The Gold State Coach at the Royal Mews
The reason we planned our trip to London when we did was so we could visit Buckingham Palace, the official London residence of the Queen, and to view the State Rooms as well as the Royal Mews. Visiting is only when Her Majesty is away for the summer months.
Buckingham Palace is one of the world's few remaining working royal palaces.
We began our second day with a breakfast at the hotel.
A traditional full English breakfast includes bacon (traditionally back bacon), fried, poached or scrambled eggs, fried or grilled tomatoes, fried mushrooms, toast with butter, sausages, and baked beans. During our time there, I also enjoyed the porridge (oatmeal) topped with raisins, almonds and sweetened with honey.
Off again to the King's Cross station bound for Buckingham Palace.
From the Underground we walked through beautiful Green Park
Every year millions of Londoners and tourists visit The Green Park, the smallest of the capital's eight Royal Parks. Comprising just over 40 acres of mature trees and grassland next to Buckingham Palace, the peaceful triangle between Piccadilly and Constitution Hill offers a popular location for picnics and sunbathing in fine weather. source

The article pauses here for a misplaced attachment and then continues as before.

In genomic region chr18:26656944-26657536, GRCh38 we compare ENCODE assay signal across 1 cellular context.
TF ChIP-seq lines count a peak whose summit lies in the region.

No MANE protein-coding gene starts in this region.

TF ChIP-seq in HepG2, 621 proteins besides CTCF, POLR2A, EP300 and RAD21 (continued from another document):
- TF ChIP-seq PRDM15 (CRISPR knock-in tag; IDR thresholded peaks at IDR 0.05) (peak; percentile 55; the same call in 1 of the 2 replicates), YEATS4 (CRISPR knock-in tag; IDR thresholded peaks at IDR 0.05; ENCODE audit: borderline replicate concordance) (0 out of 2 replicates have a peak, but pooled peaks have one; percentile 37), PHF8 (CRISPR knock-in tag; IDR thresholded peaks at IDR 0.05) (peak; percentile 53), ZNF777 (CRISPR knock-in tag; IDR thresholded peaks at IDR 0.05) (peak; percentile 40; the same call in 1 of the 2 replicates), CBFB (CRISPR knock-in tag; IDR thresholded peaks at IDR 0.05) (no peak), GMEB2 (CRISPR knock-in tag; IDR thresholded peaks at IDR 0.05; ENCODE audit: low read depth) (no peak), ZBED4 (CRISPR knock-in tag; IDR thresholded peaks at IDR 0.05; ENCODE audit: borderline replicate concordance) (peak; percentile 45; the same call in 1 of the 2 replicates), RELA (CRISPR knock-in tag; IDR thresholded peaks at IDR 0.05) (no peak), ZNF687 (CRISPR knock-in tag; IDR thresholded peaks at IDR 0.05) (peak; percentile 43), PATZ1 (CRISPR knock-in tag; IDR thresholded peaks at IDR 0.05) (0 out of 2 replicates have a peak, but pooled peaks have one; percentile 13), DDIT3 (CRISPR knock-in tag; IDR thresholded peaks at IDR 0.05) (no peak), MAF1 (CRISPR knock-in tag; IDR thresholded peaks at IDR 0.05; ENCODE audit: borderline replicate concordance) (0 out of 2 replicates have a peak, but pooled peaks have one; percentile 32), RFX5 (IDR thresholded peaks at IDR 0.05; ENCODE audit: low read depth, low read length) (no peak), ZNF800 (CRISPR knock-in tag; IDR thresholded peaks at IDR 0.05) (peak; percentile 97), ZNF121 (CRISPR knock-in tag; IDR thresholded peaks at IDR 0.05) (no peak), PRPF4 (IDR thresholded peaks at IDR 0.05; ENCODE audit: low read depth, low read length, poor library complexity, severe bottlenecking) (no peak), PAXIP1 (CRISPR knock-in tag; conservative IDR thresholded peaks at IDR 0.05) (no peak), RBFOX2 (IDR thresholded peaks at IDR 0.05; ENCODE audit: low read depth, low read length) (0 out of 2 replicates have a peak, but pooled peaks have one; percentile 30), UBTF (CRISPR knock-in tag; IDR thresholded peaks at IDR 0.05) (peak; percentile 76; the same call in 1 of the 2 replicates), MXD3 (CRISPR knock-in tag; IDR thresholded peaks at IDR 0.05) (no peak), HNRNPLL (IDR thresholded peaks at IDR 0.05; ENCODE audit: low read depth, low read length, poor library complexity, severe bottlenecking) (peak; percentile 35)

Originally known as Buckingham House, the building which forms the core of today's palace was a large townhouse built for the Duke of Buckingham in 1703 on a site which had been in private ownership for at least 150 years. It was subsequently acquired by King George III in 1761 as a private residence for Queen Charlotte and was known as "The Queen's House". During the 19th century it was enlarged, principally by architects John Nash and Edward Blore, who formed three wings around a central courtyard. Buckingham Palace finally became the official royal palace of the British monarch on the accession of Queen Victoria in 1837. source
Crossing the street from Green Park we approached Buckingham Palace.
Queen Victoria, was the first monarch to reside there as her predecessor William IV had died before its completion. While the state rooms were a riot of gilt and colour, the necessities of the new palace were somewhat less luxurious. source
one of the many selfies we took
John in the crowd at the Queen Victoria Monument that stands in front of Buckingham Palace
The Victoria Memorial is a monument to Queen Victoria, located at the end of The Mall in London, designed and executed by the sculptor Sir Thomas Brock. Designed in 1901, it was unveiled on 16 May 1911, though it was not completed until 1924. source